“This is so depressing.”
It’s a common expression. I don’t begrudge it to people and frequently use it myself. I don’t like the self-righteous condemnation some people will heap on you if you use “depressing” or “depression” as throw-away words in casual conversation. If you get horribly offended by that, you may need to get over yourself.
Language evolves constantly, and our language has evolved in such a way that we regularly use “depression” without meaning “serious illness that can really fuck up your shit.” There is nothing wrong with that, and I think it has actually gone a long way toward normalizing the illness and people who suffer from it.
Having said that, depression is still very much a serious illness that can really fuck up your shit.
I am most prone to it in the month of November, and, as I have discovered from living in sunny places like Dubai and Greece, lack of sunlight may not be the main culprit. Maybe it’s due to the tilt of the earth. To the days getting shorter. To red leaves framed by a blue sky. To something.
I would love to write a buddy-cop-like parody novella about November and depression. Here they are, on yet another adventure together, barrelling through the mind, fucking it up like regular buddy cops fuck up city blocks. Here they are, making the lights go out behind the eyes while tossing comic insults at each other.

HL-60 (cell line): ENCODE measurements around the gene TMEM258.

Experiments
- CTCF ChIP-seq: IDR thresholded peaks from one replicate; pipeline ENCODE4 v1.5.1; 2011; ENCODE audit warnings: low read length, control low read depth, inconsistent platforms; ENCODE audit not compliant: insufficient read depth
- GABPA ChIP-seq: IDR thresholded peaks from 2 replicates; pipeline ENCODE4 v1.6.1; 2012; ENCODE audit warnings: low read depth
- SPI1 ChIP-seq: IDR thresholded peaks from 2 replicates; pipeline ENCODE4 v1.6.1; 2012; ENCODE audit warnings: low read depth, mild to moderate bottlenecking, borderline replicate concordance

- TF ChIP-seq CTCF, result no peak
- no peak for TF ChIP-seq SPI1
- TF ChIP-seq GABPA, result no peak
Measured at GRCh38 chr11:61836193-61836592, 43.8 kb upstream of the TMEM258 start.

A lot has been written on the dangers of depression, but there is one particular danger I think is seriously overlooked:
There is this idea that can come up, the idea that if you just get through this, everything will change.
The idea that just up there, around this bend, around this corner, past this desolate intersection, behind this mossy old wall, is another world.
A world where giant shafts of sunlight pierce the clouds, and angels murmur to each other across starlit distances, and you matter to the people who matter to you, and there may not even be any war, or at the very least there are no toothaches and 6 a.m. alarms.
It’s a terrible delusion. Its impact is made that much worse due to the sea-like, receding and advancing nature of the psychological pain itself. It makes you laugh at yourself cruelly. One half of your mind is Carrie, and the other half is every tormentor that Carrie ever had.